Dear Chronicle editors and staff,
Thanks for the BOA
We'd like to thank you all for the kind words written about us this year. Winning "Best Piece of Glass" in the "Best of Austin" Critics Poll, and the wonderful write-up in the Gift Guide has us speculating on the existence of a Secret Admirer among the staff at the Chronicle. Thank you for noticing, thank you for writing, and thank you for contributing to our best year ever! Best wishes to everyone there for your continued success.
Teresa Ueltschey and Matthew LaBarbera
Fire Island Hot Glass Studio
Dear Editor @ the Chron:
That Giant Sucking Sound
I just want you to know that the giant sucking sound you hear is the vacuum of adequate daily journalism in this town. I have a great idea: why don't we all advertise in the Chronicle, send our announcements there, and subscribe... The Chronicle, in return can subscribe to the used-to-be-called-underground wire service, provide daily comic strips, and throw in some coupons. Then, we can be free of the daily annoyance of and reliance on a hopelessly banal and pedestrian "paper." Thanks for being an adequate source of real news most of the time.
I was surprised and amused by Chris Walters' dim vision of the future of online city sites ["Media Clips," Oct. 11, 1996]. Taking Walters' advice, I took a tour of the sites in the article. I started with Austin 360 and the Houston Chronicle site and have to agree that the experience felt very much like reading bite-sized versions of the print publications that feed them. Reading an online newspaper gave me the same headache I get when I drink a slurpee too fast (I tried really hard to make some connection between slurpees and online city sites -- but this is all I came up with).
Next I looked at CitySearch, which as Walters stated has not yet launched in Austin but offers a general introduction and an invitation to visit their other city sites. Because it was not spawned by the print media, it came the closest to meeting my expectations of a new, usable resource. I don't know what the Austin site will include, but if it is similar to the Raleigh/Chapel Hill site I would access it often and encourage those planning a trip here to check it out.
My search for a sample of Microsoft's CityScape was unsuccessful (although there were some articles in Internet mags predicting the big bad wolf would produce completion for everyone in the online market) as was my search for AOL's Digital Cities.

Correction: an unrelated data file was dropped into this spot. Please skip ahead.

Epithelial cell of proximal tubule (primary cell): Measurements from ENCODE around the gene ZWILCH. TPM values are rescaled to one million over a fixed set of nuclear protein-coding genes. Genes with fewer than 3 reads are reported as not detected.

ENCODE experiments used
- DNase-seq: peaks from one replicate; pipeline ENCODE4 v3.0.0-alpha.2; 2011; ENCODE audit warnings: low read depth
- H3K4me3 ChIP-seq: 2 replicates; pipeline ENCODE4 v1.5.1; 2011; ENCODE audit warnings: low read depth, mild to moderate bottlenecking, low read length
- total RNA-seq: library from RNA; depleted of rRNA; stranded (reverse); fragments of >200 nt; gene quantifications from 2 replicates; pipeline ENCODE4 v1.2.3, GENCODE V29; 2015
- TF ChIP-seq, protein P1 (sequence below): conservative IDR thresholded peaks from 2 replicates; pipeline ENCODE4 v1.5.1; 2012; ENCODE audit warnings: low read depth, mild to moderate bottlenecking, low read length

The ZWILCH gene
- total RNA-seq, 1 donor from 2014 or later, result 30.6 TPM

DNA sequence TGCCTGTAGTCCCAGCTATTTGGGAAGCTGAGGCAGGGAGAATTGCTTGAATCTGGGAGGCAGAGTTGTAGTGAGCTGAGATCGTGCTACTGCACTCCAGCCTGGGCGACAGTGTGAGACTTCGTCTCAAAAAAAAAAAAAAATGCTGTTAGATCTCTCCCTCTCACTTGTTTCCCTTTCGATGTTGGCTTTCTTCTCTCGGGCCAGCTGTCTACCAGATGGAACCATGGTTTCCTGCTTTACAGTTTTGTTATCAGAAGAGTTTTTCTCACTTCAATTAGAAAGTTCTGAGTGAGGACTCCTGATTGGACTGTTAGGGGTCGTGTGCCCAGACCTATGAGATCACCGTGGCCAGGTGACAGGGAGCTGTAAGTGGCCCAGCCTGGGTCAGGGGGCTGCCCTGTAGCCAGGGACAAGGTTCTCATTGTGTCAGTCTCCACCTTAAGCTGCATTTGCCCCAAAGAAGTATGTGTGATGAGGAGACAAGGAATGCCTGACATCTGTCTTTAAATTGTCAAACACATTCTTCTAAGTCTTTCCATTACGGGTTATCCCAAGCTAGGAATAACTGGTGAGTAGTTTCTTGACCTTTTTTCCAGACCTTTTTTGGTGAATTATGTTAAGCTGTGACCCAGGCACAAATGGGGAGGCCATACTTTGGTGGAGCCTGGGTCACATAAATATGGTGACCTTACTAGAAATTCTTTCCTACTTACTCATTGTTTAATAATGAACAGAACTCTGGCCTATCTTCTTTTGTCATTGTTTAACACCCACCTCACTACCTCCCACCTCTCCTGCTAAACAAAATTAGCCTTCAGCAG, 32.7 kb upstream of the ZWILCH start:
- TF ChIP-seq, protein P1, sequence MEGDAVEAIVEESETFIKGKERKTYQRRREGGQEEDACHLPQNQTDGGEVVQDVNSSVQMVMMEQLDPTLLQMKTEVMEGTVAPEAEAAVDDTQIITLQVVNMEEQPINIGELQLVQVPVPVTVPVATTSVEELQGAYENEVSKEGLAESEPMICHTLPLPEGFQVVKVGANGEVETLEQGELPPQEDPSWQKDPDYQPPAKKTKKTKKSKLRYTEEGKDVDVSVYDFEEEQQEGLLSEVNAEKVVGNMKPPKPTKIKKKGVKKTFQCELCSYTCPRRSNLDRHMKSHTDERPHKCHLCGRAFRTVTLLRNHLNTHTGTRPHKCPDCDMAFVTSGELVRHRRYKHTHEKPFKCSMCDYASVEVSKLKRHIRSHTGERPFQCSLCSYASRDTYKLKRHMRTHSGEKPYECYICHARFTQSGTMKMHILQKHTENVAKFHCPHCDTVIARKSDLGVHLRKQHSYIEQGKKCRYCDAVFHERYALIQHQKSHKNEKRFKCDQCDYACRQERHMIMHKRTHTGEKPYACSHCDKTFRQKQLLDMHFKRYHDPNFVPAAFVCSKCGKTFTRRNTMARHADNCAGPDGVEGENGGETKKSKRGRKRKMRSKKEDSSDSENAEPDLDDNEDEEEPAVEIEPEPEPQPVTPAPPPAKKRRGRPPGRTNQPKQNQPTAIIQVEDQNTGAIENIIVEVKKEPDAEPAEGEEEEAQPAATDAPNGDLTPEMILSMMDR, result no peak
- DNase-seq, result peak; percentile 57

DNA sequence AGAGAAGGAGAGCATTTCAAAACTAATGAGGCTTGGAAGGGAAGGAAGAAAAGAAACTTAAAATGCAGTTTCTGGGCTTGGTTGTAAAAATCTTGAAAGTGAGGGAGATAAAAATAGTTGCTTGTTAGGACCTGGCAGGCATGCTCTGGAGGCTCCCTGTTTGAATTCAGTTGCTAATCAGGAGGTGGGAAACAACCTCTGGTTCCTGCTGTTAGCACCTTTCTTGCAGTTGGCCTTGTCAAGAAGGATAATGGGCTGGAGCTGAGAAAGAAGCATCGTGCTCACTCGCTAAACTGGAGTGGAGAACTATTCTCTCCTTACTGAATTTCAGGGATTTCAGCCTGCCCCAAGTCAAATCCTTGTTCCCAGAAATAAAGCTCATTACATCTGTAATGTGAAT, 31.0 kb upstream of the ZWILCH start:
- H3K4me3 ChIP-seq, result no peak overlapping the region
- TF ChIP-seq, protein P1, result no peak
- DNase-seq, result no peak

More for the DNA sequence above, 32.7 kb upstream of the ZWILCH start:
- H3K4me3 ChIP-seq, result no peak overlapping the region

And finally I stopped at The Austin Chronicle's site which is when the irony of the article started to sink in. What's so funny? First, to suggest that print media-produced sites are a yawner seems like a bad cause of fouling one's own nest. The Chronicle site, which is admittedly cute and graphically spunky, represents the same online rehash Walters' article criticizes. It seems to me that the introduction of a new generation of media sources has the Chronicle singing its familiar David and Goliath song. If anyone should know that the big guys don't always win, it's you guys! (Didn't I just read a really long article in the Statesman about the Chronicle's financial success and profitability??)
The real winner will be the group that offers current, usable information in a way that is more convenient and more fun to access than its traditional counterpart of yesteryear. I doubt this will be the media giants as their imagination is limited to adapting the newspaper to a new format that eliminates most of the things we sentimentally enjoy about handling messy newsprint.
You can't curl up in bed with a terminal and you can't line your bird cage with a web page, but there are good things on the horizon. And I'm glad Austin is in line to benefit from some of them -- even if it does threaten the Chronicle's underdog status.
P.S. Truly the best part of the article was the reference to writers' salaries. I challenge Walters to take a historical look into the Chronicle's payroll books from the early years when Texas Pride beer, 7-11 burritos, and an occasional concert ticket were the most common forms of currency.
[Ed. Note: Since the first issue, Chronicle writers have always been paid at an agreed-upon rate. Chris Walters should know as well as anyone, as he has written for the Chronicle since that first issue.
Surely there are few things in life more tiresome than the whirrings of disgruntled musicians. Having more than once been one myself, I can only say in my defense that it is probably less potentially harmful socially than being, perhaps, a postal worker of similar attitude. From this perspective, gained from much painful experience, I am forced to conclude that Austin's manifest failure as a musical Utopia is rooted in this fact:
Those in charge of musical venues are by the nature of their business required to some extent to be donkey butts. Musicians are forever frustrated in their aspirations to become successful donkey butts. Being a "wannabe" donkey butt can only breed disgruntlement at best, never mind embarrassment.